2 Measures In General 2 We can now define the general notion of a measure, with the elements of some σ-algebra being the collection of measurable sets. Definition: Measure Let X be a set. A measure on X is a function µ: M [0, ], where M is a σ-algebra of subsets of X, satisfying the following conditions: 1. µ( = (Countable Additivity For every sequence {E n } of pairwise disjoint sets in M, ( µ E n = µ(e n. Again, the first axiom is almost unnecessary. Since the sequence,,,... is pairwise disjoint, it follows from the second axiom that µ( = µ( and therefore µ( is either 0 or. If µ( =, it follows that µ(e = for every set E, so the first axiom serves only to disallow this infinity-only measure. The prototypical example of a measure is Lebesgue measure on R, but many other measures are possible. For a simple example, if X is any set, then the function µ: P(x [0, ] defined by µ(e = E (the cardinality of E is a measure, known as counting measure on X. For another example, there is a measure on R 2 that essentially measures the area of a subset, and more generally there is a measure o R n that measures n-dimensional volume. As we will see in our construction, the Lebesgue integral can be defined on any set X that has been equipped with a measure. In the case of counting measure, the Lebesgue integral turns out to be the same as the sum of the function, i.e. f = f(x x X X for any function f : X [, ]. In the case of area measure on R 2, the Lebesgue integral turns out the be a Lebesgue version of the usual double integral. Incidentally, if µ: M [0, ] is a measure on X, then the triple (X, M, µ is known as a measure space. A measure space is a very general notion of a set on which one can integrate, in the same way that a topological space is a very general notion of a set on which one can take limits. The following proposition lists some of the most important properties of any measure. The proofs are left to the reader.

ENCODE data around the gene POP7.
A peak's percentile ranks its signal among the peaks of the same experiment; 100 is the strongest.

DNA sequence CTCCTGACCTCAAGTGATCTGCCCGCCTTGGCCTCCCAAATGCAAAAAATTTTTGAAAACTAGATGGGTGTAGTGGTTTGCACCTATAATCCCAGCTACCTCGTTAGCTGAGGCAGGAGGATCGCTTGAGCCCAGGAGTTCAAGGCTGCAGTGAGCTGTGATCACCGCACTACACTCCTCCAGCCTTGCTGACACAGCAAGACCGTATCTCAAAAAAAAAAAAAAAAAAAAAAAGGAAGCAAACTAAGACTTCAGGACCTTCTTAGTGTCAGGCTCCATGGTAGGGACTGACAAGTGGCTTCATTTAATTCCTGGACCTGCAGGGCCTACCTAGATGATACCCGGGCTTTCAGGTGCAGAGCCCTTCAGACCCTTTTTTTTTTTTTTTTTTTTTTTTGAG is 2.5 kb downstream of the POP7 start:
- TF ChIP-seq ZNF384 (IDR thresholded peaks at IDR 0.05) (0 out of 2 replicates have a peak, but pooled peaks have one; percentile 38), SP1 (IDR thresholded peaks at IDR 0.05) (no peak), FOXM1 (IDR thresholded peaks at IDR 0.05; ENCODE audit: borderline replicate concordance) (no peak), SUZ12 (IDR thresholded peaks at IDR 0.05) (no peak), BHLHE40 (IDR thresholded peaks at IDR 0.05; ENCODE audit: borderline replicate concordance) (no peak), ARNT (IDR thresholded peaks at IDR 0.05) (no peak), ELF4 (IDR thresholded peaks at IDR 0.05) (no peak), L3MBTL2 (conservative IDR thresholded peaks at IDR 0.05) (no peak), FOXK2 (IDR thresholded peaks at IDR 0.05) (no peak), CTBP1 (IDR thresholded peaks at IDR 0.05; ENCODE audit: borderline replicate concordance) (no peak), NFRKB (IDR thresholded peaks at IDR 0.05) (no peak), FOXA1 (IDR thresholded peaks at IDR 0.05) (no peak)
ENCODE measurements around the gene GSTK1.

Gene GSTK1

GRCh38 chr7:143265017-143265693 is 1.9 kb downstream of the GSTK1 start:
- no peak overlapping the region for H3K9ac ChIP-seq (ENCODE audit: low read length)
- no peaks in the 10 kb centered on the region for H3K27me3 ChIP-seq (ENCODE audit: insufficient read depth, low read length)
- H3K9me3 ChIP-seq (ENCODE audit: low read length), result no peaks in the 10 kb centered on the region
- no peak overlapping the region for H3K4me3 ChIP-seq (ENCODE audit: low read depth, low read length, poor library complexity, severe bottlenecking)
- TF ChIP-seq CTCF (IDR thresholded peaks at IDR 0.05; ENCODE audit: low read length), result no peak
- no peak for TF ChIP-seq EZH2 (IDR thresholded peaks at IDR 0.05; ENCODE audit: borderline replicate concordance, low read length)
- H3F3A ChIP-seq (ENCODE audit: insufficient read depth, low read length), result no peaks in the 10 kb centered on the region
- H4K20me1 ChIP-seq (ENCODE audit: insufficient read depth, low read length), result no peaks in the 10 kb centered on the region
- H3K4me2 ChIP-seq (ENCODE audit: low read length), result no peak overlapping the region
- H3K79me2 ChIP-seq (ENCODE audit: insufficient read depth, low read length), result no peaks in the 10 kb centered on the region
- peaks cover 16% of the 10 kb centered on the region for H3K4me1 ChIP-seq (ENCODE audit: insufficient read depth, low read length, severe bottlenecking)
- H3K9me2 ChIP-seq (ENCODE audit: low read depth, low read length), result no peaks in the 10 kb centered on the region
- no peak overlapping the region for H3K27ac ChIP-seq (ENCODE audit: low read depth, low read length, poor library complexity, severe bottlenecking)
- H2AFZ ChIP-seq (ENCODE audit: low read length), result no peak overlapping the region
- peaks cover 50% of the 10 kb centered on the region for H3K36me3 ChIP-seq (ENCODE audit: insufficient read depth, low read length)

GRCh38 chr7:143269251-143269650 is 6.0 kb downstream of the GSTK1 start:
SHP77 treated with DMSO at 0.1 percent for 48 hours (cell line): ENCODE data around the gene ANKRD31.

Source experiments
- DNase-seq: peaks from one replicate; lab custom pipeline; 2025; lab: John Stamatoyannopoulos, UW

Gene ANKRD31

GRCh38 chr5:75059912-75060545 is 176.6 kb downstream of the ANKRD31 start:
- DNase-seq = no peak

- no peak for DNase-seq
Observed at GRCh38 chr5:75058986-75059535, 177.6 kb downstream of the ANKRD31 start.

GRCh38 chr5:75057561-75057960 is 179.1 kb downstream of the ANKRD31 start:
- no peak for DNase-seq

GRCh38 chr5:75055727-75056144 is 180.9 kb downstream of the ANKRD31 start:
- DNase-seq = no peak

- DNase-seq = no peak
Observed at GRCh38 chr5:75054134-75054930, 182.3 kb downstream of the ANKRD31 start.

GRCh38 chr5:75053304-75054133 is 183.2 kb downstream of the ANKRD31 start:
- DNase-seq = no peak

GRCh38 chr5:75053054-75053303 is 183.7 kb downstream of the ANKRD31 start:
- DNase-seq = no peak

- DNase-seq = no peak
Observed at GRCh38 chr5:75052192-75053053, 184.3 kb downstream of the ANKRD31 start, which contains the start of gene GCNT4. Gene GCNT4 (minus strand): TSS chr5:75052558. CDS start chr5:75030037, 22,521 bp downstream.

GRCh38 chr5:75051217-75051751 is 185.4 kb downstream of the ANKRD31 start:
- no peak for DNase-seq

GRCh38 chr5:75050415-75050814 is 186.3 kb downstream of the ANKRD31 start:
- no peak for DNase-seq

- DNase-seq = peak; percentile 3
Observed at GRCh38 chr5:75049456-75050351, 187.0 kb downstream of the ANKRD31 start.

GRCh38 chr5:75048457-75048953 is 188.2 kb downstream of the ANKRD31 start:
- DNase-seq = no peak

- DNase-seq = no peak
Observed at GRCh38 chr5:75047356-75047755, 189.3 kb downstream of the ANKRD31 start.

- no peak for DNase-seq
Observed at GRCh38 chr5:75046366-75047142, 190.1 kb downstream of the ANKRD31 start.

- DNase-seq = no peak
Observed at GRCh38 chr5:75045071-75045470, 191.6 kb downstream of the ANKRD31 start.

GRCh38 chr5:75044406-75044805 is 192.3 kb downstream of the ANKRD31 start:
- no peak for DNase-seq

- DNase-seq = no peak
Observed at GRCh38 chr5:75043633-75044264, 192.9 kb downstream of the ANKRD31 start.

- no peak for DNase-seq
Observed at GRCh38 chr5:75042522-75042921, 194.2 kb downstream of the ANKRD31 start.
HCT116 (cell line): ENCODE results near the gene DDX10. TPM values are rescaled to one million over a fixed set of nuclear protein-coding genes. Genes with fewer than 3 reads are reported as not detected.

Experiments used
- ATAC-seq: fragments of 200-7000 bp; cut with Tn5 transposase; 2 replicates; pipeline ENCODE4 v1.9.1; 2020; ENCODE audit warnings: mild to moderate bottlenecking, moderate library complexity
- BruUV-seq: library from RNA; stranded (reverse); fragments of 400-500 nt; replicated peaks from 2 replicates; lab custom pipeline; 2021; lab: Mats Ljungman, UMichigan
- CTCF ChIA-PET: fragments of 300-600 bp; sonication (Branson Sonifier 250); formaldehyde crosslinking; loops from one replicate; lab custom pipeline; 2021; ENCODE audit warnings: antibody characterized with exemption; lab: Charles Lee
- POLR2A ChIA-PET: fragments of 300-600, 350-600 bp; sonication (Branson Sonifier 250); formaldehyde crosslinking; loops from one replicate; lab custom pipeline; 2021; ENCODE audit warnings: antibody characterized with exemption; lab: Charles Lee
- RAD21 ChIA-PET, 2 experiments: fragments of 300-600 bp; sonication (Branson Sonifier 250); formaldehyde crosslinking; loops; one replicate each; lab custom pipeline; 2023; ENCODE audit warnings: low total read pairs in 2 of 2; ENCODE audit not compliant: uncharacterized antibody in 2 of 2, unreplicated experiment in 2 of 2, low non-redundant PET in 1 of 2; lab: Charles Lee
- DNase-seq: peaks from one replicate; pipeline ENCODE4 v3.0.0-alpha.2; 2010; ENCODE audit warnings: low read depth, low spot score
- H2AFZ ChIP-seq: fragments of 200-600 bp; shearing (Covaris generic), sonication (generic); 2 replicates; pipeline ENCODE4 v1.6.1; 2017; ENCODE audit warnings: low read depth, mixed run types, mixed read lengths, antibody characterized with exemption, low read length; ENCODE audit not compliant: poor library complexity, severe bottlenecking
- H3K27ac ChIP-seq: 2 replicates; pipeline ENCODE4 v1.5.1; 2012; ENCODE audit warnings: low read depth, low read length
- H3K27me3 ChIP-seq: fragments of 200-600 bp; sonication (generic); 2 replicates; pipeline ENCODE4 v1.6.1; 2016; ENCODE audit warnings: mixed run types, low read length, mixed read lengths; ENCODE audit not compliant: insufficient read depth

3 Measures In General 3 Proposition 2 Properties of Measures Let (X, M, µ be a measure space. 1. If E, F M and E F, then µ(e µ(f. 2. If E, F M, then µ(e F + µ(e F = µ(e + µ(f. 3. If {E n } is any sequence in M, then µ E n µ(e n. 4. If E 1 E 2 is a nested sequence in M, then µ E n = sup µ(e n. 5. If E 1 E 2 is a nested sequence in M and at least one E n has finite measure, then ( µ E n = inf µ(e n. Outer Measures Our construction of the Lebesgue measure began by defining the Lebesgue outer measure m, and then using it to determine which sets are measurable. This sort of construction can be carried out in general. Definition: Outer Measure Let X be a set. An outer measure on X is a function µ : P(X [0, ] satisfying the following conditions: 1. µ ( = (Monotonicity If S T X, then µ (S µ (T. 3. (Countable Subadditivity If {S n } is any sequence of subsets of X, then µ S n µ (S n.